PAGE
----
In their book, CEO Excellence: The Six Mindsets that Distinguish the Best Leaders from the Rest, McKinsey consultants Carolyn Dewar, Scott Keller and Vikram Malhotra share a powerful story from the life of Mahatma Gandhi to make a larger point about having a greater purpose as our goal.
They write: “Among the hundreds of people waiting to visit with Mahatma Gandhi were a mother and her young son. When it was their turn, the woman asked Gandhi to speak with her son about eating sugar. Gandhi asked her to come back in two weeks and said he would talk to the boy then. She wondered why he didn’t just speak to her son when he was already there, but she complied with his request. In two weeks they returned, and after waiting for a couple of hours, she was able to approach Gandhi once again. Hearing her repeated request, Gandhi immediately spoke with the boy, who agreed to begin working to eliminate sweets. After thanking Gandhi for his wise and compassionate words, the mother asked him why he wanted them to return instead of offering his advice the first time. Gandhi replied, ‘Upon your visit two weeks ago I, too, was eating sugar.’ He explained that he couldn’t speak of or teach her son to not eat sugar if he himself hadn’t taken that journey.
“This story, and many like it, are reflective of why Gandhi, the man who led India’s nonviolent independence movement against British rule, is revered the world over as one of history’s greatest statesmen, alongside such figures as the Dalai Lama, Golda Meir, Margaret Thatcher, Martin Luther King Jr., Nelson Mandela, Simon Bolivar, and Winston Churchill. American nineteenth-century abolitionist and theologian James Freeman Clarke captured the essence of what separates this group from their public leader peers when he said: ‘The difference between a politician and a statesman is that a politician thinks about the next election while the statesman thinks about the next generation.’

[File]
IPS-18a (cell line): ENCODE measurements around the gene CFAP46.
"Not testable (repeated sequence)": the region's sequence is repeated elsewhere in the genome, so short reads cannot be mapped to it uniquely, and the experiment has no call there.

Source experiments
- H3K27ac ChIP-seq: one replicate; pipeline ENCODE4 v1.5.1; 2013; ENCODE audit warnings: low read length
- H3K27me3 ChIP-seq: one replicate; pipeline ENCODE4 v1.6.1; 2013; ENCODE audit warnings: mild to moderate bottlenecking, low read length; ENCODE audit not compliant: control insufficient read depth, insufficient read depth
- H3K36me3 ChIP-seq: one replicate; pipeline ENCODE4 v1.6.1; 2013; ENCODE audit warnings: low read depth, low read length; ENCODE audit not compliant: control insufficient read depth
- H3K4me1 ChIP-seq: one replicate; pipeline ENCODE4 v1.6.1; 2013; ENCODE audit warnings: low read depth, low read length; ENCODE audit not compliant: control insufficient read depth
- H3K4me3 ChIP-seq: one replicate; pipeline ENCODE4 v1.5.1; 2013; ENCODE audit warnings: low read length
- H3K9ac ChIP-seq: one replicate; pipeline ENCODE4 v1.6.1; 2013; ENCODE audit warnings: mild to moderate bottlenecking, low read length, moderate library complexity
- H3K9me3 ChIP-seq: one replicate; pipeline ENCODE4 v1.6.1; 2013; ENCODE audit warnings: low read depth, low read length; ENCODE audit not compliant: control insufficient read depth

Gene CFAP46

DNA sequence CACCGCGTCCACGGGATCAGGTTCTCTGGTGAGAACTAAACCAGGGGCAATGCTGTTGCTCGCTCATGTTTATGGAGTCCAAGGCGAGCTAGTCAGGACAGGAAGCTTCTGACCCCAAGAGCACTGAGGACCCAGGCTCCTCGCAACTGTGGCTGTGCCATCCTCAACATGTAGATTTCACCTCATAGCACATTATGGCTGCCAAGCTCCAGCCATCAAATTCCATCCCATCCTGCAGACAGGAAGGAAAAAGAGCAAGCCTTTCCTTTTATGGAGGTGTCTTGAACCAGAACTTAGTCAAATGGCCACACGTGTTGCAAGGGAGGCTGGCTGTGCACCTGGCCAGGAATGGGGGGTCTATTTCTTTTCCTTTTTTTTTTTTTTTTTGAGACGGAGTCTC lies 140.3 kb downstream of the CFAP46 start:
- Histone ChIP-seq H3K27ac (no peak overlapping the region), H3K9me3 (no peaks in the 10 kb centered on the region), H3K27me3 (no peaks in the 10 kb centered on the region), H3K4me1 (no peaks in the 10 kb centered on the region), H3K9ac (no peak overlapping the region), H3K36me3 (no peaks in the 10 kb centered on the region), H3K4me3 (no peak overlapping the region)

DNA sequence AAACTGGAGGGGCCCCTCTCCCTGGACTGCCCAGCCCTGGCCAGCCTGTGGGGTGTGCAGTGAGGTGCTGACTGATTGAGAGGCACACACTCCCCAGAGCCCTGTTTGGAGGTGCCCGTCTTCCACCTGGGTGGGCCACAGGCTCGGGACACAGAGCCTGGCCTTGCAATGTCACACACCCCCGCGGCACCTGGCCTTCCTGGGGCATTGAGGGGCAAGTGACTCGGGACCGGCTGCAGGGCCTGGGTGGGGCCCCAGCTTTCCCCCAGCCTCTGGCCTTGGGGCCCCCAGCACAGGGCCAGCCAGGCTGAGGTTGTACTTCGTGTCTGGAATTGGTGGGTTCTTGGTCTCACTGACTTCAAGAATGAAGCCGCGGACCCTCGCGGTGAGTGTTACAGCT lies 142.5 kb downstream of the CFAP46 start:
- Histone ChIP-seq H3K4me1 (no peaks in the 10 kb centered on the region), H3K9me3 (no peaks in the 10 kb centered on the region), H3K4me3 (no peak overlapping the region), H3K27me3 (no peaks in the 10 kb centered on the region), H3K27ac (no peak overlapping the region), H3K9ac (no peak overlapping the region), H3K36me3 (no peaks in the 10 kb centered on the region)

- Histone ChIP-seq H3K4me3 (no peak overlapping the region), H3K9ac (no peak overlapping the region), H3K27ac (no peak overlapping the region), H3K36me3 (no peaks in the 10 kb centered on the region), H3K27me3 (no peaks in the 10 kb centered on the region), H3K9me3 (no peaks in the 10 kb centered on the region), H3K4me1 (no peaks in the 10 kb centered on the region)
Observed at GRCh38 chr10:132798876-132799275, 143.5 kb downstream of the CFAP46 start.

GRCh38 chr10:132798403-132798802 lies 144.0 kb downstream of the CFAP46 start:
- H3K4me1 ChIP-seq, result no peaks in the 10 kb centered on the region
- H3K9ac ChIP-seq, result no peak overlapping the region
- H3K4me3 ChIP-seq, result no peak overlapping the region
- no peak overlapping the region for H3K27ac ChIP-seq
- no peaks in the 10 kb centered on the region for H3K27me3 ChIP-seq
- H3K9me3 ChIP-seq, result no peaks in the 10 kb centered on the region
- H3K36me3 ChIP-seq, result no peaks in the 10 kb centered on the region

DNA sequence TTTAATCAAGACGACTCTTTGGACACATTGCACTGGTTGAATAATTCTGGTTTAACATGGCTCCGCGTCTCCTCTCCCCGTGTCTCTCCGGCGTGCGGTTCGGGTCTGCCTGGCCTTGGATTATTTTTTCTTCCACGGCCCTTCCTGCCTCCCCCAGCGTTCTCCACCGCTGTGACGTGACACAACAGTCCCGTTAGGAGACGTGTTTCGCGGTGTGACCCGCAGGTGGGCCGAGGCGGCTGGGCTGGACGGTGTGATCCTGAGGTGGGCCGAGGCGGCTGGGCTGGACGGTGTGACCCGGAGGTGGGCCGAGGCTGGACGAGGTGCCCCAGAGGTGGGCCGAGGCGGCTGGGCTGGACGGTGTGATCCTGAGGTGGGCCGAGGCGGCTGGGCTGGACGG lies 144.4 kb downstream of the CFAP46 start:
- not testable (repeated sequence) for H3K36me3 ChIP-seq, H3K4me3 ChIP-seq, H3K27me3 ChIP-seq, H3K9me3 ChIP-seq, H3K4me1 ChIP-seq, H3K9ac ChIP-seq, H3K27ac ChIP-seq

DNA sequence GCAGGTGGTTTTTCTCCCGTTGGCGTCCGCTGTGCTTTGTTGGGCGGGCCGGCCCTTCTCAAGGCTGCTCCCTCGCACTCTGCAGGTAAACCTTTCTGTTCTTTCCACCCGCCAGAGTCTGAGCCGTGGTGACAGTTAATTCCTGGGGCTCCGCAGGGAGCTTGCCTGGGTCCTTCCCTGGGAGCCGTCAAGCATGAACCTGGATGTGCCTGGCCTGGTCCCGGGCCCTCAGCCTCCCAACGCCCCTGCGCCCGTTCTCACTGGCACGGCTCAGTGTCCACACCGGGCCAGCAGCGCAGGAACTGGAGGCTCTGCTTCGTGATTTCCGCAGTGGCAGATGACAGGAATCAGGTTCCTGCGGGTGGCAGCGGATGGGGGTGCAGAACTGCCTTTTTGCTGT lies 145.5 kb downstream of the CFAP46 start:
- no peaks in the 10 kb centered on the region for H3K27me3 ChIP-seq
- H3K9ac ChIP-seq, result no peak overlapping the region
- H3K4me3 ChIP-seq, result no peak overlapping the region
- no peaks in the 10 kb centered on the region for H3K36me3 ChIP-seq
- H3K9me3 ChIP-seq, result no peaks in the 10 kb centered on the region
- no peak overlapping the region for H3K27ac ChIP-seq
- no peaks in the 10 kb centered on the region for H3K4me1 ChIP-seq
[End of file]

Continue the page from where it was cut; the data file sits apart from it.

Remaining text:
“What’s fascinating about Clarke’s juxtaposition for our purposes is that if one looks at what a statesman and a politician do, it’s strikingly similar: communicating, persuading, networking, and so forth. It’s ‘who they are’ that makes a difference. A statesman doesn’t govern by opinion polls. He or she stands on a platform of what they believe to be fundamental truths. They adhere to a set of core values. Their goal is not to get ahead in politics, but to serve a greater purpose.”
What purpose do you seek to serve?
Have a great day.
The looming food crisis
A recent cover of The Economist warned about The Coming Food Catastrophe with an image of what seemed like wheat. However, when you zoomed in, what you found was a cluster of skulls. The cover accurately reflected the current fears about food inflation and shortage triggered by Russia’s invasion of Ukraine.
In a column in Project Syndicate, Prof Kaushik Basu explores the question of food shortages in the world, offers a solution, and points to India as an example.